Literary reviews by Tim Love.
Warning: Rather than reviews, these are often notes in preparation for reviews that were never finished, or pleas for help with understanding pieces. See Litref Reviews - a rationale for details.

Wednesday, 2 August 2017

"Thirteen Ways of Looking" by Colum McCann (Random House, 2015)

4 stories.

Thirteen Ways of Looking - 144 pages. An ailing ex-Judge in New York ruminates on his life, The PoV is part 3rd-person, part 1st. Sometimes it shifts within a paragraph. More commonly, it shifts like this -

Where was I anyway? The mind these days, it slides so quickly. Nosce te ipsum. Something to do with cell phones? Or was it the newspaper and the folds?
Used to be that he'd read the paper cover to cover, minus the sports, then fold out the crossword

On p.24 begins a 2-page flash-forward to after his death. Then we return the ex-Judge's PoV. We flash-forwards again - his last few hours are recounted by noting what the police see on CCTV cameras. They use material from several cameras, and we're told the speed they watch recordings at (an ideal distancing method) - They enter the frame, actor-like, hitting their marks. The detectives halt the image and magnify, hold them in digital suspension, then click a slow motion forward. The pair hover at the entrance. She kisses him on the cheek, then Mendelssohn lets go of his nurse's arm, shuffles forward, slope-shouldered, and stops at the restaurant door. A single flake briefly obscures him when blown against the screen (p.69)

Analogies are made between detectives and poets/readers, e.g. Just as a poem turns its readers into accomplice, so, too, the detectives become accomplice to the murder. But unlike our poetry, we like our murders to be fully solved: if, of course, it is a murder, or poetry, at all (p.73)

There's more switching between timelines. From p.102 for a few pages I wouldn't change a word. Then there are interrogations - In nearly all interrogation rooms, the camera is set up high in a corner: the cobweb cam. It is preferable to have a glimpse of the doorway - the truth is so often worn in the shape of arrival (p.115).

What Time Is It Now, Where You Are? - 12 pages about a writer commissioned to write a story. Not much to it.

Sh'khol - 36 pages. An Irish couple, having adopted a 6 year-old child, probably deaf, from Vladivostok have split up. The mother (a translator from Hebrew) takes him, now 13, to the West Irish coast for a holiday - This was what she loved about the west of Ireland: the weather made from cinema. A squall could blow in at any time and moments later the gray would be hunted open with blue (p.165). She wakes one morning and can't find Tomas. She swims for hours looking for him, has to be hauled out. He's found after two days. She never finds out where he was. He's going through puberty.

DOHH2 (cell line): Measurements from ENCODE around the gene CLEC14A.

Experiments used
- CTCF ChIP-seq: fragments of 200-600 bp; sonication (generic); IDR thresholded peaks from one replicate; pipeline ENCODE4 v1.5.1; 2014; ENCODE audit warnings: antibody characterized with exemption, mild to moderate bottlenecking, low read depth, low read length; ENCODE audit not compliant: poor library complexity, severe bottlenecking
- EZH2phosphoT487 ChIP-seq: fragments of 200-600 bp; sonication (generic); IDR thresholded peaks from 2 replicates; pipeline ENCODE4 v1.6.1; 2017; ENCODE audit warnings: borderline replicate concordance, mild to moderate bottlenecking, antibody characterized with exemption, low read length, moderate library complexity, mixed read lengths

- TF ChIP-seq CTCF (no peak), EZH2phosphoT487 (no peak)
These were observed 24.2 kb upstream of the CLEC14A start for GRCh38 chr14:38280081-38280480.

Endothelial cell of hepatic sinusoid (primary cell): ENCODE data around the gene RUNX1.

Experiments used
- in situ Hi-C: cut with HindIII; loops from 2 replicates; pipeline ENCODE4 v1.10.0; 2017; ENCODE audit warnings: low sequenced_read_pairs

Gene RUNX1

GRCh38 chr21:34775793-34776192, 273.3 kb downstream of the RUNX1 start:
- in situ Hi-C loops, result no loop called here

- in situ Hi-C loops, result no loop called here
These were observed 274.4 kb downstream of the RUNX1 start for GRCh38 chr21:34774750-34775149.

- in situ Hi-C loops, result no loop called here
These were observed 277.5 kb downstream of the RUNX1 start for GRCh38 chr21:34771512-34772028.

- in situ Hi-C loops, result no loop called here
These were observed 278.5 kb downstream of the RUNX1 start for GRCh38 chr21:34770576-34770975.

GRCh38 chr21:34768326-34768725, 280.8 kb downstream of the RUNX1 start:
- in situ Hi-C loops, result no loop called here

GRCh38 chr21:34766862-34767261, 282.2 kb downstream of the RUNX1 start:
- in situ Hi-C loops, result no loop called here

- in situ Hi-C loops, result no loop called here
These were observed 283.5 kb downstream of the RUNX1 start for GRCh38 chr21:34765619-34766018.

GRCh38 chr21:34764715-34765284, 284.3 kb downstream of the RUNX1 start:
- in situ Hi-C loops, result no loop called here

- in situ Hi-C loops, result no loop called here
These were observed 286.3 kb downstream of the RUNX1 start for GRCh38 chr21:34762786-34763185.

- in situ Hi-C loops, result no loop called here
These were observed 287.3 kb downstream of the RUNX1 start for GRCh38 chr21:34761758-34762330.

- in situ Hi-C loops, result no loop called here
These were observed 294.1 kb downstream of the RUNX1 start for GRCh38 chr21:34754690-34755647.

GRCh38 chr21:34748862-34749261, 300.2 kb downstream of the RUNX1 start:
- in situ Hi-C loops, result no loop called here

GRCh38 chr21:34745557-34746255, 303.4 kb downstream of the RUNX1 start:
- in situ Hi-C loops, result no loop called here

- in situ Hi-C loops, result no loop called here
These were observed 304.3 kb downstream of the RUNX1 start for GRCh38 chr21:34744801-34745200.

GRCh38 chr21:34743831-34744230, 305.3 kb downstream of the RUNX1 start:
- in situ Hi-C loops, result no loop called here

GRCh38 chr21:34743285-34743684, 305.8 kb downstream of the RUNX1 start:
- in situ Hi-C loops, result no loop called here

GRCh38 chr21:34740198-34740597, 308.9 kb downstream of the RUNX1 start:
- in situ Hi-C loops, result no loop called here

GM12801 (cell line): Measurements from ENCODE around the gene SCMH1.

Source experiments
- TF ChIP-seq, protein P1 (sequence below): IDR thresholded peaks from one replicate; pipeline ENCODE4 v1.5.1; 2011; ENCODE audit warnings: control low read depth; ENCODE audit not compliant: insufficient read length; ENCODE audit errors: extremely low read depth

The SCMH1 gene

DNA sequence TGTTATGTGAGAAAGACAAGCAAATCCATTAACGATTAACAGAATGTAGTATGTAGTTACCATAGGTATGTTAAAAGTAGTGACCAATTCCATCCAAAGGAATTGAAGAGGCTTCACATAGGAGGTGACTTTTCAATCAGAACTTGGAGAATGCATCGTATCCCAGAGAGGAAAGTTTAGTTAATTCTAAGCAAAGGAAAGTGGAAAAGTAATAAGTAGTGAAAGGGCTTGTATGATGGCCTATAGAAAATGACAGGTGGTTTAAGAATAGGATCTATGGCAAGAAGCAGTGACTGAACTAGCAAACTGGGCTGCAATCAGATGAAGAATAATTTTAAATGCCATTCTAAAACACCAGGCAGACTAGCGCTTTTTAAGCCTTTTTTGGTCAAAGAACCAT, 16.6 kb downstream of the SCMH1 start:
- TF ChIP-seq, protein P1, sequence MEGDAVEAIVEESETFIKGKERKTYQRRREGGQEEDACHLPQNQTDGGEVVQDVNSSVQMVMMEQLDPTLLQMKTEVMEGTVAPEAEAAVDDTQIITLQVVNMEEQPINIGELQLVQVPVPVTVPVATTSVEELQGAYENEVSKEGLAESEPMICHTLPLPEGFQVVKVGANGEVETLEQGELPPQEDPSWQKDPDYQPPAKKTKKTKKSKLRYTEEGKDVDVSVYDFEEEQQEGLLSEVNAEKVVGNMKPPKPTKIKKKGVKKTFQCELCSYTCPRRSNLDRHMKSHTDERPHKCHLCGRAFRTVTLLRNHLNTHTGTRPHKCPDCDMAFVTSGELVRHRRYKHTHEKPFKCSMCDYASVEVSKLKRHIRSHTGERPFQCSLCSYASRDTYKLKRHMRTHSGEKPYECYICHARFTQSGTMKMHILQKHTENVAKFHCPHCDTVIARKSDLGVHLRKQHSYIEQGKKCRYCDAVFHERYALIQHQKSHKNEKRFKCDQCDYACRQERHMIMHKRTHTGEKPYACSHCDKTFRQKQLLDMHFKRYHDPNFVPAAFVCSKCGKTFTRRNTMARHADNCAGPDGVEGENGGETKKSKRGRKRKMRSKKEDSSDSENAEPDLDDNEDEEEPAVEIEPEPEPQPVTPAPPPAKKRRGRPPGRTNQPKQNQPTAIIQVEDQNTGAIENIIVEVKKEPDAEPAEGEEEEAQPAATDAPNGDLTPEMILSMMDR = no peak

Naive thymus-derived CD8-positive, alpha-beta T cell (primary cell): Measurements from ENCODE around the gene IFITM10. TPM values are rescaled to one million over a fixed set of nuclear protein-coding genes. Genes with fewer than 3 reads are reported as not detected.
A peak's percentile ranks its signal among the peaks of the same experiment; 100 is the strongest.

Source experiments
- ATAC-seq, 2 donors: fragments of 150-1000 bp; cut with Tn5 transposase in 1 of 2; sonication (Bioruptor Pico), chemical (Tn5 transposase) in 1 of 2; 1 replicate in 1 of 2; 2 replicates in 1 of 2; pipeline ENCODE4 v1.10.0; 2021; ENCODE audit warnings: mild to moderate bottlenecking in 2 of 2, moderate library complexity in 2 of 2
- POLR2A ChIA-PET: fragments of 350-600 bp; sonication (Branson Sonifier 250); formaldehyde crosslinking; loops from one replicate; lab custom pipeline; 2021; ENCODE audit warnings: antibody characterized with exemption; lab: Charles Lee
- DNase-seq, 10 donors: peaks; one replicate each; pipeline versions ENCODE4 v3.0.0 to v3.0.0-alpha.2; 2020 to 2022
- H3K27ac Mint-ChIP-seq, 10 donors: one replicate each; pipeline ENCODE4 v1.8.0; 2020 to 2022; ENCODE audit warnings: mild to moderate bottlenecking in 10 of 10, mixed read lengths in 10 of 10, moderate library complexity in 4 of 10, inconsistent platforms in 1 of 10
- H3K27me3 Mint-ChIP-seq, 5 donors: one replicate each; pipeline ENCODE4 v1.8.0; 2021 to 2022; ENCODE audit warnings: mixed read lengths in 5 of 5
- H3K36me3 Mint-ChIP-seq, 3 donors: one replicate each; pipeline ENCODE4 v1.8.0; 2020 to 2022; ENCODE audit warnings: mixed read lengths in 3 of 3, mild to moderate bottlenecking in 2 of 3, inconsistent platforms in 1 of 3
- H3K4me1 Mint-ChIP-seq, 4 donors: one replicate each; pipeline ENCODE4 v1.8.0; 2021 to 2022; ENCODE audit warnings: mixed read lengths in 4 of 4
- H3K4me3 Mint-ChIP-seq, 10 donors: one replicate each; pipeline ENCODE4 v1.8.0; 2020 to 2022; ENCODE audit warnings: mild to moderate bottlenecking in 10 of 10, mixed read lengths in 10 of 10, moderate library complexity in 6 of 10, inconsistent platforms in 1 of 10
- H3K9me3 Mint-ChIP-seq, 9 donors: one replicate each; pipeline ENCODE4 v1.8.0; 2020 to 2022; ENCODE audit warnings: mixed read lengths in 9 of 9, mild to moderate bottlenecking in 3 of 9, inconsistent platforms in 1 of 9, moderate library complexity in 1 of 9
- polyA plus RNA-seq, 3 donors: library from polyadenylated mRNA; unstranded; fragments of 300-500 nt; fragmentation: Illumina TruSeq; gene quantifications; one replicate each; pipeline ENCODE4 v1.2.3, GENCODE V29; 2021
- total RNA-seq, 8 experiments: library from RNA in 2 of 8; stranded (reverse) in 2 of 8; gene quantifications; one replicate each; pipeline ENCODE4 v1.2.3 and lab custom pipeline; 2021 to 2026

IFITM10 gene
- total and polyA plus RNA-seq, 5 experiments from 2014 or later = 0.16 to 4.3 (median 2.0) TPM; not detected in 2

In "sometimes she wondered if the fear edged toward hatred. She reached underneath for a red hatbox" (p.170) it's strange that "hatred" and "red hat" are so close together.

Treaty - 43 pages. A 76 year old Irish nun held for months in captivity in a jungle 37 years before, sees her captor, respectable now, on TV. She flies from the US to London to confront him. She can't give up smoking.

I liked 3 of these stories.

Other reviews

  • Erica Wagner (Perhaps it is the accomplishment of “Sh’khol” that makes the final story, “Treaty”, feel like a coda, its connections – like the connections in the title story – just a little contrived.)
  • Sarah Lyall
  • Sarah Crown (it's in the flawless opening novella, which gives the collection its title, that McCann really lets loose.)
  • Michael Christie (So why is this collection so uneven? One can’t help but suspect today’s squeamish fiction-buying public, whose fickle taste demands that even a masterfully soaring novella like Thirteen Ways of Looking must be padded into publishability by a trio of parboiled, flightless stories and then ambiguously described as “Fiction” on the cover, all because readers fear to tread beyond their novelistic comfort zone. Still, regardless of the soggy second half, I’d recommend this book to anyone. Because I’ll take stumbling greatness over steady mediocrity any day.)
  • Éilís Ní Dhuibhne (It is this idea, that reality trumps invention, which drives this beautifully written – some might say too beautifully – disconcerting collection)
  • Ruth Gilligan (“What Time Is It Now, Where You Are?” is portioned into 13 brief sections, just as Rebecca’s son Tomas in “Sh’khol” is 13 years of age, and the whole of Thirteen Ways of Looking draws on the unlucky number for both its form and inspiration. Perhaps at times McCann risks overadorning what is already an abundantly striated set of tales. Meanwhile, some of the recurring motifs or metaphors can also stretch a little thin. For example, the work of Mendelssohn’s homicide detectives is compared to that of a poet: “the search for a random word, at the right instance, making the poem itself so much more precise.” Not a bad simile but one that is revisited repeatedly, certain versions proving less successful than others)
  • Philip Maughan
  • B. David Zarley
  • Ron Charles (Any of its four pieces is enough to recommend this collection, but the most remarkable one is “Sh’khol.")

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